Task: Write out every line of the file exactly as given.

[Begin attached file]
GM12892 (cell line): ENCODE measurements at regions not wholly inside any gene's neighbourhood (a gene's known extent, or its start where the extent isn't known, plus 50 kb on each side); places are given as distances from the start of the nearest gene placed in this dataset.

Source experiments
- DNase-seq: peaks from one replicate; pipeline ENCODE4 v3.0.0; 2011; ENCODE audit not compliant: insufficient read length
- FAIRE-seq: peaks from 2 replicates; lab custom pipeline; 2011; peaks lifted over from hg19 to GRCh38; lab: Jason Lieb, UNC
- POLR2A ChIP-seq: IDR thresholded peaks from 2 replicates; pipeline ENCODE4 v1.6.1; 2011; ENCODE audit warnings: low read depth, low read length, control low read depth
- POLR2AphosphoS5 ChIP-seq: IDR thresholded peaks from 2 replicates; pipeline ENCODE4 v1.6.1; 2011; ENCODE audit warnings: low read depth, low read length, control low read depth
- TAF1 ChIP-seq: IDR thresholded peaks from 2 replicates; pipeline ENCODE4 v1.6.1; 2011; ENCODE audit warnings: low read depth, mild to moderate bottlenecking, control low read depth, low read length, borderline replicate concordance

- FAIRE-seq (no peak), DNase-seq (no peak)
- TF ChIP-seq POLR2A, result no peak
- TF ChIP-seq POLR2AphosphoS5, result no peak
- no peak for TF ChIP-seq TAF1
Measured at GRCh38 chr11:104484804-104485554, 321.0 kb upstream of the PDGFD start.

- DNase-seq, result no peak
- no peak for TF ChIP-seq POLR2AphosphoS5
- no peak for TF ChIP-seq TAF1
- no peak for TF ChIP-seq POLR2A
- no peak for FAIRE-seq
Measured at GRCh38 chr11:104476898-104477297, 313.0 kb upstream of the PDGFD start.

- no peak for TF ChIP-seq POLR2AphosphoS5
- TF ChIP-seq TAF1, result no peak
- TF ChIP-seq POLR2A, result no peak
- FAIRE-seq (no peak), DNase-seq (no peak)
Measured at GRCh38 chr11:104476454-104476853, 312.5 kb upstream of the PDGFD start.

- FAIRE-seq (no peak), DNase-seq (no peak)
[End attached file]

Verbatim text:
GM12892 (cell line): ENCODE measurements at regions not wholly inside any gene's neighbourhood (a gene's known extent, or its start where the extent isn't known, plus 50 kb on each side); places are given as distances from the start of the nearest gene placed in this dataset.

Source experiments
- DNase-seq: peaks from one replicate; pipeline ENCODE4 v3.0.0; 2011; ENCODE audit not compliant: insufficient read length
- FAIRE-seq: peaks from 2 replicates; lab custom pipeline; 2011; peaks lifted over from hg19 to GRCh38; lab: Jason Lieb, UNC
- POLR2A ChIP-seq: IDR thresholded peaks from 2 replicates; pipeline ENCODE4 v1.6.1; 2011; ENCODE audit warnings: low read depth, low read length, control low read depth
- POLR2AphosphoS5 ChIP-seq: IDR thresholded peaks from 2 replicates; pipeline ENCODE4 v1.6.1; 2011; ENCODE audit warnings: low read depth, low read length, control low read depth
- TAF1 ChIP-seq: IDR thresholded peaks from 2 replicates; pipeline ENCODE4 v1.6.1; 2011; ENCODE audit warnings: low read depth, mild to moderate bottlenecking, control low read depth, low read length, borderline replicate concordance

- FAIRE-seq (no peak), DNase-seq (no peak)
- TF ChIP-seq POLR2A, result no peak
- TF ChIP-seq POLR2AphosphoS5, result no peak
- no peak for TF ChIP-seq TAF1
Measured at GRCh38 chr11:104484804-104485554, 321.0 kb upstream of the PDGFD start.

- DNase-seq, result no peak
- no peak for TF ChIP-seq POLR2AphosphoS5
- no peak for TF ChIP-seq TAF1
- no peak for TF ChIP-seq POLR2A
- no peak for FAIRE-seq
Measured at GRCh38 chr11:104476898-104477297, 313.0 kb upstream of the PDGFD start.

- no peak for TF ChIP-seq POLR2AphosphoS5
- TF ChIP-seq TAF1, result no peak
- TF ChIP-seq POLR2A, result no peak
- FAIRE-seq (no peak), DNase-seq (no peak)
Measured at GRCh38 chr11:104476454-104476853, 312.5 kb upstream of the PDGFD start.

- FAIRE-seq (no peak), DNase-seq (no peak)